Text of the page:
World Economic History

Subject ECON90056 (2014)

Note: This is an archived Handbook entry from 2014.

Credit Points: 12.50
Level: 9 (Graduate/Postgraduate)
Dates & Locations:

This subject is not offered in 2014.

Time Commitment: Contact Hours: 3 hours of lectures/seminars per week
Total Time Commitment: Not available

Approval of Department of Economics Graduate Programs Director.



Recommended Background Knowledge:

Please refer to Prerequisites and Corequisites

Non Allowed Subjects:


Core Participation Requirements:

For the purposes of considering requests for Reasonable Adjustments under the Disability Standards for Education (Cwth 2005), and Students Experiencing Academic Disadvantage Policy, academic requirements for this subject are articulated in the Subject Description, Subject Objectives, Generic Skills and Assessment Requirements for this entry.

The University is dedicated to provide support to those with special requirements. Further details on the disability support scheme can be found at the Disability Liaison Unit website:



Subject Overview:

This subject provides an introduction to the development of economic activity and material wellbeing in the world primarily in the past 200 years. The main objectives are to present an overview of the main phases and episodes in the evolution of the world economy, and to develop an understanding of the role of factors such as geography, institutions, politics, technological change and culture in explaining economic development. Topics to be covered include: Measuring economic development and main patterns of economic growth; The Malthusian economy; European colonial expansion and the rise of trading economies; The Agricultural Revolution and Industrial Revolution; The rise of the American economy; The rise of the settler economies (including Australia); New ways of producing – the firm, the modern labour market, and the household; The Great Depression; World Wars and economic activity; The main eras of globalisation in the world economy; The evolution of international trade and finance; The rise and decline of the mixed economy in the West; The rise of the Japanese economy and the Asian miracle; State planning and market economies China and Russia; The Great Divergence – India and Africa.

Learning Outcomes:

On successful completion of this subject students should be able to:

  • Explain the importance of economic activity for the well-being of societies;
  • Describe the main phases and episodes in the history of the world economy over the past 200 years;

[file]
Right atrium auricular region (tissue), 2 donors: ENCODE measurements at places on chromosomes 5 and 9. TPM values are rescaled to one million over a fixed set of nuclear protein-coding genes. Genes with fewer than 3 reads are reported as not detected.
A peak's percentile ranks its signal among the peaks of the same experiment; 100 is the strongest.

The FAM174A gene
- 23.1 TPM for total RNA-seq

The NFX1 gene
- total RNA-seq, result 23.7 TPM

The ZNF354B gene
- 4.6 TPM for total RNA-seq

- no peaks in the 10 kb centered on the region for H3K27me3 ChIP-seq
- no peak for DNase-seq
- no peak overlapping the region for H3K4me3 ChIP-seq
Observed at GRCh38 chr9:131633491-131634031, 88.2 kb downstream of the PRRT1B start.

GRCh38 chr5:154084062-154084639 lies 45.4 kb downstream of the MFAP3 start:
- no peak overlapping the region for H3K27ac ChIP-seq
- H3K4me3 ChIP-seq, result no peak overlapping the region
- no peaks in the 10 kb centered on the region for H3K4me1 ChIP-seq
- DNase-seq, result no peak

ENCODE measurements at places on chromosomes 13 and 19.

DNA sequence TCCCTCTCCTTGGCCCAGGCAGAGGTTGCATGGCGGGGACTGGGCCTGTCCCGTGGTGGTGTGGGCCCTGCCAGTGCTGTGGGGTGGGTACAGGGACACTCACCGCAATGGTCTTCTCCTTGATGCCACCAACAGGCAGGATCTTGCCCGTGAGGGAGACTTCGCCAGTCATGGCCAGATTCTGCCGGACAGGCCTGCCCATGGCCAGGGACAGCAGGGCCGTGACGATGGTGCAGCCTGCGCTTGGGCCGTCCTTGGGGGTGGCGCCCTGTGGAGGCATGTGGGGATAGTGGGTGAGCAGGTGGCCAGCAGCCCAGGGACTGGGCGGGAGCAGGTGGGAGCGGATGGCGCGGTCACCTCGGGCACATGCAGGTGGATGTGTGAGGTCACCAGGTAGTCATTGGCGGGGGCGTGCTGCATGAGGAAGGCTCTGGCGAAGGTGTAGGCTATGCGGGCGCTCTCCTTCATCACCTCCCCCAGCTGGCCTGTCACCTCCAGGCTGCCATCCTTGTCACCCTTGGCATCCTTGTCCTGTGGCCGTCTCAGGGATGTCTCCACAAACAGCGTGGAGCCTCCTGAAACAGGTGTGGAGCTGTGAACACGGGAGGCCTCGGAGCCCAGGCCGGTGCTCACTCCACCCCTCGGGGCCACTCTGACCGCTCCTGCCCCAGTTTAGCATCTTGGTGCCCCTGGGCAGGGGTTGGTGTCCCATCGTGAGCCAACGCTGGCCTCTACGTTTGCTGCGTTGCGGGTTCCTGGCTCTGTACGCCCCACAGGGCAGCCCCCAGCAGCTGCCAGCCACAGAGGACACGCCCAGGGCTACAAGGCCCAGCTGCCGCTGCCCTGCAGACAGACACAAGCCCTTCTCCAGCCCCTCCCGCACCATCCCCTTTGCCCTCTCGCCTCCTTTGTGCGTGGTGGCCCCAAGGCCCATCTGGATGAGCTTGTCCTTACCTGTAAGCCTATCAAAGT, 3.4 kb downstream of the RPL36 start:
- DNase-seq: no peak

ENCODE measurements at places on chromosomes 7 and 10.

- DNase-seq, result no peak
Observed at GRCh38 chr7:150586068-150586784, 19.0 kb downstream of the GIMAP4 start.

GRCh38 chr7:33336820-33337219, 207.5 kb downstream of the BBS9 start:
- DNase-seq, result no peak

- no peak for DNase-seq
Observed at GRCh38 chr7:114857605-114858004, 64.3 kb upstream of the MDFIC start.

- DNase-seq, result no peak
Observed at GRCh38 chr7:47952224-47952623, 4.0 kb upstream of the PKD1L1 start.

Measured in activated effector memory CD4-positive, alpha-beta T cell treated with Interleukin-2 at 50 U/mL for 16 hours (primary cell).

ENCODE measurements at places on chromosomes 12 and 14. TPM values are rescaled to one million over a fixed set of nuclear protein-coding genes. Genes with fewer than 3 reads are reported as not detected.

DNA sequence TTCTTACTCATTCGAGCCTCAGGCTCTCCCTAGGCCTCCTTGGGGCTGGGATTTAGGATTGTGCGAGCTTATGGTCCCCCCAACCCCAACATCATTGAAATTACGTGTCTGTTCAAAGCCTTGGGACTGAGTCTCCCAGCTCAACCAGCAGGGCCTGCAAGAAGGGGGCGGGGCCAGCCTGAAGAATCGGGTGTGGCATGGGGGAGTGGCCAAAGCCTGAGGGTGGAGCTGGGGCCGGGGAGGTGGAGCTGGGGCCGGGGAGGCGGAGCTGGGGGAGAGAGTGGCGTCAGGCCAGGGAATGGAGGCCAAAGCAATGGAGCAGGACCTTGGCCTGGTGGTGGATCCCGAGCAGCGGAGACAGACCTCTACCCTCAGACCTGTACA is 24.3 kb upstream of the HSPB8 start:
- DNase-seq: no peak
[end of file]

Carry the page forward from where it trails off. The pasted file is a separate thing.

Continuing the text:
• Explain the roles of economic theory and analysis of historical data and evidence for understanding the causes of events and patterns in the world economy;
  • Explain the role of technological advancement for understanding economic development and its diffusion;
  • Explain the role of factors such as geography, political and legal institutions, culture, and economic policy, in the development of the world economy;
  • Explain the role of major episodes such as the Great Depression, World Wars and globalisation for the evolution of the world economy; and
  • Use their knowledge of the history of the world economy to inform analysis of current developments in economies in different countries.
  • Review articles and 1-hour class presentations due twice during semester (20%)
  • Research essay due at the end of semester (30%); and
  • 2-hour final exam (50%).
Prescribed Texts:

You will be advised of prescribed texts by your lecturer.

Breadth Options:

This subject is not available as a breadth subject.

Fees Information: Subject EFTSL, Level, Discipline & Census Date
Generic Skills:
  • High level of development: Written communication, apply theory to practice, interpretation and analysis, critical thinking, synthesis of data and other information, evaluation of data and other information, accessing data and other information from a range of sources, receptiveness to alternative ideas.
  • Moderate level of development: oral communication, collaborative learning, problem solving, team work, statistical reasoning.
  • Some level of development: Use of computer software
Related Course(s): Doctor of Philosophy - Business and Economics

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